Quick Response codes, commonly known as QR codes, are all the rage in today’s world, especially amid the coronavirus pandemic. Nowadays, they are an essential part of daily life as they allow people to learn which locations are free of infection and help businesses serve only virus-free customers. An entrepreneur in the southern province of Antalya allows customers to even take the codes to the grave with them, literally.
Mehmet Çetin originally introduced QR codes to gravestones, a flourishing practice in other parts of the world, five years ago. Yet, his approach failed to attract the interest of customers of his gravestone production business. When the codes became popular again last year, he decided to bring them back. With a small QR code printed on the gravestone of the deceased, visitors can access memories of their loved ones. Scanning the code with their cellphone, they can see whatever the deceased or his/her family allow, from a resume to videos, photos, poems and prayers.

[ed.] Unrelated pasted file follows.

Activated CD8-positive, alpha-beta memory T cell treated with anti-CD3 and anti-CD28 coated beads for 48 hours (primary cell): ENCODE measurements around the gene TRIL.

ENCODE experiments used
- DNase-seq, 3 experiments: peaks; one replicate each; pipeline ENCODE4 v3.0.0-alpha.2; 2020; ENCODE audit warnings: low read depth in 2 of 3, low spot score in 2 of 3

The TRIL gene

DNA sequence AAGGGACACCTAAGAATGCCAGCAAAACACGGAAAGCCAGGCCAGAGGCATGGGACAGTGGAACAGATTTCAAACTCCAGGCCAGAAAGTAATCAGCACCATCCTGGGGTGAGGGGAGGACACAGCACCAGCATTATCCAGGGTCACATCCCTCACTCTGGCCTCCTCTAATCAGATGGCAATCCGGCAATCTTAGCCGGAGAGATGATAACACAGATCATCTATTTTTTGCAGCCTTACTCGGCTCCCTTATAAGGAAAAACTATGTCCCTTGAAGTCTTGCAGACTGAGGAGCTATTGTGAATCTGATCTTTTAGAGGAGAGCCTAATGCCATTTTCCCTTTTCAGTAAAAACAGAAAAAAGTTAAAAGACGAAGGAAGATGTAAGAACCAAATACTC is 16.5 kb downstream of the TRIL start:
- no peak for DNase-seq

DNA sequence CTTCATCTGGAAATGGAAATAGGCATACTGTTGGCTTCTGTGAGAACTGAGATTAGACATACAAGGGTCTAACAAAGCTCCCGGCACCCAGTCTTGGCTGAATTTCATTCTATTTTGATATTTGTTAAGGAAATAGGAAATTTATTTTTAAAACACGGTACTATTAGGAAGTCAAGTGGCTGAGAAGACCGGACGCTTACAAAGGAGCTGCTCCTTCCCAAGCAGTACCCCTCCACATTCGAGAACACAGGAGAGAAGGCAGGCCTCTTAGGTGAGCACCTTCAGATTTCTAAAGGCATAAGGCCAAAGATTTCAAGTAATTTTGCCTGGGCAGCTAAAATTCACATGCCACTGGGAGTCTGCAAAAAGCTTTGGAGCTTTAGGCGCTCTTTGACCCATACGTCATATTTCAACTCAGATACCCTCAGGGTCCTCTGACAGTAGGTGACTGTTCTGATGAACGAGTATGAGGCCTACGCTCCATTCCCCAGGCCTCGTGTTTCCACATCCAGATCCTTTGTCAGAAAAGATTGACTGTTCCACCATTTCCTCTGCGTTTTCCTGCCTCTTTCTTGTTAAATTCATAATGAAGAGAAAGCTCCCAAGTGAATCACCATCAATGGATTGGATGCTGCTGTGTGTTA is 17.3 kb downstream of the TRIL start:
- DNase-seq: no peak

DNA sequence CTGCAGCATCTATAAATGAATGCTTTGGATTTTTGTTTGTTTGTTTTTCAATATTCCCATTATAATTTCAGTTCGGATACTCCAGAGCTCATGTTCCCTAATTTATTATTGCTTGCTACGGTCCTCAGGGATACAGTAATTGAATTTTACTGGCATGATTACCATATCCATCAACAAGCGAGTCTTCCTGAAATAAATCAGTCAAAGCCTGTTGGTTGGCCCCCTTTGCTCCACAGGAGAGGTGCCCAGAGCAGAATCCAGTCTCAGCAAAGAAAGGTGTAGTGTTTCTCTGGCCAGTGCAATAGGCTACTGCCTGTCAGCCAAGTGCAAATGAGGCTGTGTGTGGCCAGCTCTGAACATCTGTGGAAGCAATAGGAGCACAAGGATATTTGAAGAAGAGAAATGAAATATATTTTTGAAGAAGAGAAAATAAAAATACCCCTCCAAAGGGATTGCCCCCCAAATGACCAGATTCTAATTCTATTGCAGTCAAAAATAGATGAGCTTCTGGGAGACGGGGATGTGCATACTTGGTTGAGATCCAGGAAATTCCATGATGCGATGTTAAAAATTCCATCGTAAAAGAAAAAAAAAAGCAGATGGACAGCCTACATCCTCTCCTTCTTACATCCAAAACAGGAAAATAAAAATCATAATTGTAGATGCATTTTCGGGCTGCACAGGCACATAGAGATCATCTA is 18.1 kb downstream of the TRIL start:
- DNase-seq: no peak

Çetin told Demirören News Agency (DHA) on Tuesday that he can barely meet the growing demand nowadays. “We install whatever people want. Some ask for personal information, others upload videos and photos, or prayers they want to be recited by visitors. You only need a smartphone app for access to codes,” he said. The practice also saves on the cost of detailed inscriptions engraved on the gravestone.
QR codes provide quick access to pages of information and a trove of images and videos and have been becoming increasingly common in Turkey in recent years. They are already in use elsewhere for a different kind of gravestone, while municipalities are also trying to use them as an alternative to bus passes.